Getting to Be a Habit continued...
In an animal study at Princeton University in 2002, researchers found that after rats binged on sugar, they showed classic signs of withdrawal (such as "the shakes," anxiety, and changes in brain chemistry) when the sweets were removed from their diet, suggesting that sugar may have addictive properties.
Yet many doctors and dietitians remain unconvinced that the drive to eat certain foods is a true food addiction. "People do crave three basic tastes -- fat, salt, and sugar," says Keith Ayoob, EdD, RD, associate professor of pediatrics at the Albert Einstein College of Medicine and a spokesman for the American Dietetic Association. "Infants as young as a few days old do have a preference for sweeter foods. But when you say that a particular food is addictive, you imply that it's out of your hands. I don't buy that. I'm not aware of any evidence that chocolate is addicting. People like it because it tastes good.
"Yes, people do get into habits," adds Ayoob. "But the good part is that habits can be changed."
Breaking the Food Addiction
If food addictions are real, how difficult is it to break them? Clinical psychologist Douglas Lisle, PhD, says that at the TrueNorth Health Center in Rohnert Park, Calif., where he is director of research, patients have had the most success through "therapeutic fasting" -- in essence, rebooting the "hard drive" in their brain through a period of water-only fasting in a medically supervised setting, followed by the introduction of a diet emphasizing fresh fruits, vegetables, whole grains, beans, nuts, and seeds. (The process is described at TrueNorth's web site, www.healthpromoting.com).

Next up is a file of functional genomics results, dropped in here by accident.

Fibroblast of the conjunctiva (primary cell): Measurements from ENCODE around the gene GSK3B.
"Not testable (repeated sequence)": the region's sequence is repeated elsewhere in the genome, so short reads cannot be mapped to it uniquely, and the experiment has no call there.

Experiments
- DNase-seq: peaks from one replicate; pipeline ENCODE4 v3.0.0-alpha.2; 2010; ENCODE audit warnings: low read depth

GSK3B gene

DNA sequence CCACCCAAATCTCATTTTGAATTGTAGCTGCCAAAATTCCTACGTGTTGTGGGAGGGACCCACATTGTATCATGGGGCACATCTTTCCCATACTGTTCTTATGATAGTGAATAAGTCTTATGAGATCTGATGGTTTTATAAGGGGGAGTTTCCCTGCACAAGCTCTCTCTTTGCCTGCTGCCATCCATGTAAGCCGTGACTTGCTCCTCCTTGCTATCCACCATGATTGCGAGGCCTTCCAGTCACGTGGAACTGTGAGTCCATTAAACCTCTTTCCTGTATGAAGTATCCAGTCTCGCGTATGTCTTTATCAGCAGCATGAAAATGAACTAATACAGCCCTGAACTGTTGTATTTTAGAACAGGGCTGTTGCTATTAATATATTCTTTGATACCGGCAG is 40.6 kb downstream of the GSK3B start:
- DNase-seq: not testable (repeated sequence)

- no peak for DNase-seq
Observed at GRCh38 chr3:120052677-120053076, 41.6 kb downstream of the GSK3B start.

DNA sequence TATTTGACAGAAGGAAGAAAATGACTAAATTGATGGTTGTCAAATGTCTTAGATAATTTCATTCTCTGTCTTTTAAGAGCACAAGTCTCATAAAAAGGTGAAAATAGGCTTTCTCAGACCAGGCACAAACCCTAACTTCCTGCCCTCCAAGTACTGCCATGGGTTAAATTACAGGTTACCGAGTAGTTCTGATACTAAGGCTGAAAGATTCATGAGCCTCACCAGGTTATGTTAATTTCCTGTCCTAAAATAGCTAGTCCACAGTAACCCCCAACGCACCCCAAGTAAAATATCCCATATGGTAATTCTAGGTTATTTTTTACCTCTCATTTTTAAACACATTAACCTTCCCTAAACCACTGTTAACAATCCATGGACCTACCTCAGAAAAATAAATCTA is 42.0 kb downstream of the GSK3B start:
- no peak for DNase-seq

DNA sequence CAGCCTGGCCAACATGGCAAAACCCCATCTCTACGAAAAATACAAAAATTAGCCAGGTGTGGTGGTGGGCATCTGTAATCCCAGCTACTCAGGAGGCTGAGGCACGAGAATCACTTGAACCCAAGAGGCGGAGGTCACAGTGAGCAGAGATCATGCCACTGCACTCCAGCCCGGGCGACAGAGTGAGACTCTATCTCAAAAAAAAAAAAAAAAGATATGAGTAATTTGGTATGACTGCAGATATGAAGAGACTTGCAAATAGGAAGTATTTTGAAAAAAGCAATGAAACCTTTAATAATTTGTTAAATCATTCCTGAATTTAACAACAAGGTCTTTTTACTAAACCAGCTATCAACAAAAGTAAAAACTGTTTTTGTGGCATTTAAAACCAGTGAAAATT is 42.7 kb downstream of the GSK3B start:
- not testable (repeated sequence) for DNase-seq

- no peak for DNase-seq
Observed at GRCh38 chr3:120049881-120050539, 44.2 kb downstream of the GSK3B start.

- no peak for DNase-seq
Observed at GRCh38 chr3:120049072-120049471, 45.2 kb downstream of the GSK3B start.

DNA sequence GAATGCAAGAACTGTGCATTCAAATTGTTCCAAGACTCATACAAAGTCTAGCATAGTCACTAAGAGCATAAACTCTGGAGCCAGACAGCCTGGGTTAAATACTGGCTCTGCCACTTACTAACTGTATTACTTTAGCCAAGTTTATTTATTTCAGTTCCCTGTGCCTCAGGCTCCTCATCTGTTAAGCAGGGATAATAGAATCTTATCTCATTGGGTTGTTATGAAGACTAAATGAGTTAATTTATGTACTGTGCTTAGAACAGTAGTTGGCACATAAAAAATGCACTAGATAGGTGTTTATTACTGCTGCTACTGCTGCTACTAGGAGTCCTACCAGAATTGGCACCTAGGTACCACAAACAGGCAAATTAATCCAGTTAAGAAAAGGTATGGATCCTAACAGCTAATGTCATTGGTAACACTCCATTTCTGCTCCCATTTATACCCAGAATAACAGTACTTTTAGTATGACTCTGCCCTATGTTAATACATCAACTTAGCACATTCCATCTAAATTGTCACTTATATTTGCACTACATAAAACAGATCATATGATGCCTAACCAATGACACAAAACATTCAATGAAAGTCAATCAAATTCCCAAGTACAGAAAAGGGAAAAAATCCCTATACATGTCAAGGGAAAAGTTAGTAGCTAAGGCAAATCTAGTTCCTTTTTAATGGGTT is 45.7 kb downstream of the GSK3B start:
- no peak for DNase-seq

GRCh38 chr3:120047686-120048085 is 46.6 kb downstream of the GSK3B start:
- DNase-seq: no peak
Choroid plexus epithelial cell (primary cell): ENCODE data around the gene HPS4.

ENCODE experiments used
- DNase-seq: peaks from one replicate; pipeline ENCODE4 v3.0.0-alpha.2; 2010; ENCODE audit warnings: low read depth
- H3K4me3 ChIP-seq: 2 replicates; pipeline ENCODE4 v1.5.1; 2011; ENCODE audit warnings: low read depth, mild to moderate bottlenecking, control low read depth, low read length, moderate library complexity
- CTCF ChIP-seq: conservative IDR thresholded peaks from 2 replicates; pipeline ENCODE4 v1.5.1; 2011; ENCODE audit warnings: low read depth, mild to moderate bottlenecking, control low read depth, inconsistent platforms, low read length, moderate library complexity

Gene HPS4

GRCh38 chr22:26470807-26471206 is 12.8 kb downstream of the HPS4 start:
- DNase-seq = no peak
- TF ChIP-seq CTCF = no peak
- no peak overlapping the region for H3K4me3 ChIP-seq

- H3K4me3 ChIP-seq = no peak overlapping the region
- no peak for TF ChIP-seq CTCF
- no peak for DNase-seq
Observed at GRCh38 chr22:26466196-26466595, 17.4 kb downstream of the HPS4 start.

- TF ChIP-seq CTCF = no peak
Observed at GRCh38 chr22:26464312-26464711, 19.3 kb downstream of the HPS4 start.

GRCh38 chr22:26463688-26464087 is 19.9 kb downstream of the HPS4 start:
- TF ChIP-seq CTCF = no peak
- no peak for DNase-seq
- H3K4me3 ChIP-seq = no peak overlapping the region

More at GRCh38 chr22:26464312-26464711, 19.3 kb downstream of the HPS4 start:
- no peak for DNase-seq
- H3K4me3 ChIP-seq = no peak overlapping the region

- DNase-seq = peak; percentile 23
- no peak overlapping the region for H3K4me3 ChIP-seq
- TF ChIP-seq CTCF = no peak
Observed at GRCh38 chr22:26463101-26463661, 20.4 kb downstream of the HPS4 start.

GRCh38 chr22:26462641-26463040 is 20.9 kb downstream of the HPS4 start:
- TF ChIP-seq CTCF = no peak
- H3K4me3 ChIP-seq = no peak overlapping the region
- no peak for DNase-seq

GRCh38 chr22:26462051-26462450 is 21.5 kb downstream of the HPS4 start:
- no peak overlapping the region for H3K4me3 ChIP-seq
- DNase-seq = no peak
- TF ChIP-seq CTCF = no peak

But if your stomach is already growling at the mere thought of a total fast, try making a complete break just from the foods you crave -- a process that Barnard says works much better than trying to eat them in moderation. He argues that staying completely away from a food item for three weeks often resolves the problem. "At the end of three weeks, your tastes will have changed," he says. "You won't want the food as much anymore."